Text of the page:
By the way, Last of the Mohicans was filmed here, as was some of
Firestarter, and Dirty Dancing was filmed in nearby Lake Lure. As we
were driving by the lake I kept picturing Johnny and Baby practicing
in the water! Har har!

Well, we are on the road again. I'll post more pics as I take them.

Wednesday, October 5, 2011

Encounters of the Bird Kind

I saw a huge Red Headed Woodpecker in the yard today through the window at breakfast, but of course no sooner did I grab my camera then he flitted away! He looked just like this-
Photo from
It was a real thrill to see one so close; he was probably only 20-30 feet away!

This was my second unusual bird encounter this week, as earlier in the week I scared away a hawk that was trying to attack one of my chickens. I have seen many hawks here, and I always just assumed that the chickens (which are well fed and fat) were too big for the hawks, which are smaller, to mess with. I guess I was wrong! The chicken was unharmed, thank goodness.
The hawk looked like this one.
Photo from
I was never really into bird watching before we moved here, but we have tons of Ruby Throated Hummingbirds which are fabulous to watch. And, the first year we were here, I saw through the kitchen window a Blue Jay of epic proportion. I now refer to him as "Chicken Jay," as in "he was big enough for us to dress and bake like a chicken. I saw him a few times after that initial sighting, but Brian never saw him and probably thinks I was exaggerating. I am not! He was really the biggest Jay ever! At least as big as a Cornish Hen! A little sage and butter rub on the skin, some salt and pepper......mmmmmmm........Oh! I am getting away from myself.

Are there other 30-something-kitchen-window-bird-watchers out there just like me? What have you spotted lately that made you just stop and watch?

Monday, October 3, 2011

It's the most wonderful time of the year!

Wait, did I already say that about spring, summer, or even winter? Okay, I really love where I live. And I just love autumn in western NC. This is in no small part due to the amazing bounty available at our local farm stands.

If you ever find yourself in Rabun Gap, Georgia between May 1st and October 31st, you must go to Osage Farms. We did, today. We go a lot, especially in fall. Here is my post from around this time last year, and Osage is just as full of pumpkins, squash, apples, and tourists this year. And, yes, it is worth braving the crowd to get all of these goodies for such a sweet price.
Talk about Fall Palette!
 I went straight home and tossed apples and sweet potatoes in my apple baker. I just threw the squash whole into the oven over a piece of foil.

They may be ugly, but they taste soooo good!
By the time I got everything put away and cleaned up, I was starved, and so was everyone else. So, I acted on an impulse I had while driving home and made us veggie grilled cheese sandwiches and soup. I just skittled up ("skittled" is my husband's word, and it means to cook as one would in a skillet, with lots of hissing noises and sputtering) some garlic, onions, peppers, and kale, and put them inside the buttered bread with the cheese. You know, like so....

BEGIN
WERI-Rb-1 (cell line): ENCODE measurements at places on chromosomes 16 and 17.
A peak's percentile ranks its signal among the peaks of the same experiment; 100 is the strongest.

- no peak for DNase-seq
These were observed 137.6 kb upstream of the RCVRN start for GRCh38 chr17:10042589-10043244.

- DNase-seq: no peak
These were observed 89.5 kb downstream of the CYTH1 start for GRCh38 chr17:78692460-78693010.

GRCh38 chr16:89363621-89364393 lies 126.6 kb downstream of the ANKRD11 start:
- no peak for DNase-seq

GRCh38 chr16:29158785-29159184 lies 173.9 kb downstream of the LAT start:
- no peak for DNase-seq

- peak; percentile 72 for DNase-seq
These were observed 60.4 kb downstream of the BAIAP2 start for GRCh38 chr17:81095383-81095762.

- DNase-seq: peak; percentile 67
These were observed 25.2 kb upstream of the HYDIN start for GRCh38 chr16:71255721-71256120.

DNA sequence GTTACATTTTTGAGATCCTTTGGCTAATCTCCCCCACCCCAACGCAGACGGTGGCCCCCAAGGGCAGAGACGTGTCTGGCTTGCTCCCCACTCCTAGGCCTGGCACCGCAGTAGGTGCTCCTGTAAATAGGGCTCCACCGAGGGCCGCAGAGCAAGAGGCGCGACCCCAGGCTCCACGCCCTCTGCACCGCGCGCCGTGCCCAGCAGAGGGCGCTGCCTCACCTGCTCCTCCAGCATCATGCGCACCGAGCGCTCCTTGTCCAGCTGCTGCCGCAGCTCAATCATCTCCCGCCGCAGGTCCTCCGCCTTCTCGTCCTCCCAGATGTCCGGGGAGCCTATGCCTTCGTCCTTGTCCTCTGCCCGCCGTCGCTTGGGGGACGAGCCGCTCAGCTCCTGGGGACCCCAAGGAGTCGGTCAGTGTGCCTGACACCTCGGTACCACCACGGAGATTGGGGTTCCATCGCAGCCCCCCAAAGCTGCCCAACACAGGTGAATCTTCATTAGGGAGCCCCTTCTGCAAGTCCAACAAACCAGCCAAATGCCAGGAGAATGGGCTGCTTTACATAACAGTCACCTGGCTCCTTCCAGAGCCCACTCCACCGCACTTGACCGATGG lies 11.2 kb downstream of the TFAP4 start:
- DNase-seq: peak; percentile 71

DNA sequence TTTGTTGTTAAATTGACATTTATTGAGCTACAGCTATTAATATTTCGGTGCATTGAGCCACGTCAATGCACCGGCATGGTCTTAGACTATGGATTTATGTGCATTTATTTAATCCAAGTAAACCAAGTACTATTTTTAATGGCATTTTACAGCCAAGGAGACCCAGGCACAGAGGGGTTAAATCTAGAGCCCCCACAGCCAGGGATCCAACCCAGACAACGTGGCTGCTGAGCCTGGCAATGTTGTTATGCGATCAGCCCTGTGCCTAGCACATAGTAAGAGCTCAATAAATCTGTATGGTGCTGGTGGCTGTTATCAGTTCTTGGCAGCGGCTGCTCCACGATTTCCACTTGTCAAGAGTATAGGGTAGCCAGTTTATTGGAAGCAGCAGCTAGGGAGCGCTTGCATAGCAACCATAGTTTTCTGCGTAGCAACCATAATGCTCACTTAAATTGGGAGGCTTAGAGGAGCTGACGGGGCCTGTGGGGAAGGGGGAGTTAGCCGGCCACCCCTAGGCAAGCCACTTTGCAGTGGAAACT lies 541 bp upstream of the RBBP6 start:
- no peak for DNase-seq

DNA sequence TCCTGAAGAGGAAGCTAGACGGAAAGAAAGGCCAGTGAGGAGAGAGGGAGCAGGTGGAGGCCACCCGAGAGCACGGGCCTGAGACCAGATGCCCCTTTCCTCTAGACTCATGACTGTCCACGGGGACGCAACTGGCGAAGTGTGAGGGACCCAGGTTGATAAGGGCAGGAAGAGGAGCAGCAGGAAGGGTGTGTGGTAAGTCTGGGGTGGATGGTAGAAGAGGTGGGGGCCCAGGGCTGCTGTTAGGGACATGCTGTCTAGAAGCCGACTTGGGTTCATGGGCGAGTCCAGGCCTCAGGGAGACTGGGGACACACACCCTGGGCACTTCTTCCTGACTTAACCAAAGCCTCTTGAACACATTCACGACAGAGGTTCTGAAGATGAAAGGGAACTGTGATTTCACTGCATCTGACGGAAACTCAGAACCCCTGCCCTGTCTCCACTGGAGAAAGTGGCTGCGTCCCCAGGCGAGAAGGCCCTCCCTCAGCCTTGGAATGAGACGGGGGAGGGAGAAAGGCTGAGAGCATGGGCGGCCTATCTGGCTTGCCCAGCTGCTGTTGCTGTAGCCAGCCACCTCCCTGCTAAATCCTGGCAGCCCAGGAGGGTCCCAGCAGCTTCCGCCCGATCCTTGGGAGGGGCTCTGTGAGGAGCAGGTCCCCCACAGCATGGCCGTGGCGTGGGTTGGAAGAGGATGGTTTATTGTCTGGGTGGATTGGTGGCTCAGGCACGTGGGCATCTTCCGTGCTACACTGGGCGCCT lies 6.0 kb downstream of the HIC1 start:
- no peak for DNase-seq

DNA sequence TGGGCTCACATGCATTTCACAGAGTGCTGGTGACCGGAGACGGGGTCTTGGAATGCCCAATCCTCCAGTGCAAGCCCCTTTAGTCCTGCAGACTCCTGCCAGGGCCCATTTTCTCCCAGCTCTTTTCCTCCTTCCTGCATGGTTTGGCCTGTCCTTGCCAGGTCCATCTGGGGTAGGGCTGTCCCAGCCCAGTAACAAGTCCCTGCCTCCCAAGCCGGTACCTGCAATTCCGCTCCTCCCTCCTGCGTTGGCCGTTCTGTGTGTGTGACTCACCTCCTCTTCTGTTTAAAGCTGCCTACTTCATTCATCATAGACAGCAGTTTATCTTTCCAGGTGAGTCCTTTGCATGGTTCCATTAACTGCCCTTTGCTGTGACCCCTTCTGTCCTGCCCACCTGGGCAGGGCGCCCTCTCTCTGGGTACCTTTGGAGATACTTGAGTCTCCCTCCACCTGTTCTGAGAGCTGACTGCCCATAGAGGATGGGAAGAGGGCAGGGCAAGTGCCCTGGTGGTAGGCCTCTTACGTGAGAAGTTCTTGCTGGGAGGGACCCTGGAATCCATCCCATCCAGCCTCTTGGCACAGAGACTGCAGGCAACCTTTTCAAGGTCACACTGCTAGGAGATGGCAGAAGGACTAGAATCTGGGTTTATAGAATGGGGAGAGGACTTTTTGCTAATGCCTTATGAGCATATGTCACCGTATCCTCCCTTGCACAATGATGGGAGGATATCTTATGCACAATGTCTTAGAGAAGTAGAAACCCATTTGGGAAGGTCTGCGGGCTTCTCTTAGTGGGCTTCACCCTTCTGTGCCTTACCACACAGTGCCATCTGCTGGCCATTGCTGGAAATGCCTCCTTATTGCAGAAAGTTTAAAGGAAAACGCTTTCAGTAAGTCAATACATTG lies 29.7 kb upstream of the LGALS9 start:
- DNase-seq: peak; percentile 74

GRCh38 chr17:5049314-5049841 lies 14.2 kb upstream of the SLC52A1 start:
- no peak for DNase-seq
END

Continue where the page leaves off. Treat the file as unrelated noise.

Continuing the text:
Make sure you use plenty of buttah 

And I threw some extra crispy skittle veggies on top of my soup. Can I get a "hell yes?" 
Baby approved, if this evidence of the destruction of her sandwich will hold up in court
I'm thinking squash risotto tomorrow. I am looking to bust out of my cooking rut with some wild recipes that incorporate these yummy fall foods without being too much work. Any suggestions are greatly appreciated! 

Sunday, October 2, 2011

One Woman's Cheese Keeper is Another Woman's Jewelry Holder

For my birthday in August, my mother in law bought me a lovely cheese keeper that I spotted at the flea market. I ooooh-ed and ahhhhh-ed over it, but didn't buy it, and she went back and got it for me on the sly. Ain't that sweet?

As pretty as it is though, I had no idea what to do with it. It dates to the 1800s, and I'm sure it was a very practical way of storing cheese in those days. In the year 2011, I just put it in a drawer in the fridge. I didn't want to tuck it away only to be brought out for special occasions, as it is really just too lovely. So, I left it on the kitchen counter and thought about it for about a month.

In that time, I came up with a new and practical use for this purty cheese keeper. Any of you who happen to have a cheese keeper around the homestead or spy one out on a thrifty scouting can be just like me and use it as a place to hold the jewelry you take off at night before bed. I don't like sleeping with my wedding rings on, or any other jewelry on for that matter. Except the toe ring. I have had this toe ring on since I was 16 and took a trip to Puerto Rico, and I don't really ever take it off. Anyway, who cares?That's not the point. Aside from the toe ring, while I slumber, my most lovely and prized jewelry will rest on my night the cheese keeper.

Does anyone else have any totally unpractical possessions that they apply to practical uses so they won't feel like they belong on the show Hoarders?